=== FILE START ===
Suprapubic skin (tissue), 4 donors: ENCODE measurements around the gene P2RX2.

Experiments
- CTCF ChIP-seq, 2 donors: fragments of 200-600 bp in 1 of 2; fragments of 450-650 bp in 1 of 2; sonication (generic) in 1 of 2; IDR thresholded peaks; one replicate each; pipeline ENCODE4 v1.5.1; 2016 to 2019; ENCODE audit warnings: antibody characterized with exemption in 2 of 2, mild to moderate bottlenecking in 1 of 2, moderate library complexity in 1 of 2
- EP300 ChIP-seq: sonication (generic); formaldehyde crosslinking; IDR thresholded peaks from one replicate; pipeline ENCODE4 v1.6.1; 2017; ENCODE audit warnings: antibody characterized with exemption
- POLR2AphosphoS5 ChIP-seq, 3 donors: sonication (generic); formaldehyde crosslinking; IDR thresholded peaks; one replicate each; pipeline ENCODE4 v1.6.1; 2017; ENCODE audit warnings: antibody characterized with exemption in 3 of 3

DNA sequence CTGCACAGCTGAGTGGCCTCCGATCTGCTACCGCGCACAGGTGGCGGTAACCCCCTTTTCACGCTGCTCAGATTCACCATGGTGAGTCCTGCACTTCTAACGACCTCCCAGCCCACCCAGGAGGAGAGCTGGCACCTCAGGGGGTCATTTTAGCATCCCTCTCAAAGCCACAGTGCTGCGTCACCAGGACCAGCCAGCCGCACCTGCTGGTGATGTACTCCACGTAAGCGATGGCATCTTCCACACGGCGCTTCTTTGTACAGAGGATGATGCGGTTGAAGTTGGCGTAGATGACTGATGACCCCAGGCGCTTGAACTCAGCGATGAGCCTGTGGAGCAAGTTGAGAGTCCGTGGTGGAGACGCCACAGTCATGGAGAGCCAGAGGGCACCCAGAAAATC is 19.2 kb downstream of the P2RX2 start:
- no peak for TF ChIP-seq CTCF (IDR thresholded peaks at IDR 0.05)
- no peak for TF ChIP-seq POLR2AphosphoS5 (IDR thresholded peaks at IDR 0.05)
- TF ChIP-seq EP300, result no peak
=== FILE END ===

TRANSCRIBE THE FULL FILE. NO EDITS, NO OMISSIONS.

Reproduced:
Suprapubic skin (tissue), 4 donors: ENCODE measurements around the gene P2RX2.

Experiments
- CTCF ChIP-seq, 2 donors: fragments of 200-600 bp in 1 of 2; fragments of 450-650 bp in 1 of 2; sonication (generic) in 1 of 2; IDR thresholded peaks; one replicate each; pipeline ENCODE4 v1.5.1; 2016 to 2019; ENCODE audit warnings: antibody characterized with exemption in 2 of 2, mild to moderate bottlenecking in 1 of 2, moderate library complexity in 1 of 2
- EP300 ChIP-seq: sonication (generic); formaldehyde crosslinking; IDR thresholded peaks from one replicate; pipeline ENCODE4 v1.6.1; 2017; ENCODE audit warnings: antibody characterized with exemption
- POLR2AphosphoS5 ChIP-seq, 3 donors: sonication (generic); formaldehyde crosslinking; IDR thresholded peaks; one replicate each; pipeline ENCODE4 v1.6.1; 2017; ENCODE audit warnings: antibody characterized with exemption in 3 of 3

DNA sequence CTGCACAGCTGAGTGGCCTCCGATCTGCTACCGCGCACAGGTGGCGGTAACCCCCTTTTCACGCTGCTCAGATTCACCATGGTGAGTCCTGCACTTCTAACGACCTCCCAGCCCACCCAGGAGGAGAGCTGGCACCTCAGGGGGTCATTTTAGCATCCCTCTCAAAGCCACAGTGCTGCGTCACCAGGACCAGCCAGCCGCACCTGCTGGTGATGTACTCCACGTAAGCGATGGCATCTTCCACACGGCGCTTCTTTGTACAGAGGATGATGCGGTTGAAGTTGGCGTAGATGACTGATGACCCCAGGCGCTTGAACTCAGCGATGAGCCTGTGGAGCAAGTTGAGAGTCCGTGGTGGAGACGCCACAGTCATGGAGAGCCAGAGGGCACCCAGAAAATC is 19.2 kb downstream of the P2RX2 start:
- no peak for TF ChIP-seq CTCF (IDR thresholded peaks at IDR 0.05)
- no peak for TF ChIP-seq POLR2AphosphoS5 (IDR thresholded peaks at IDR 0.05)
- TF ChIP-seq EP300, result no peak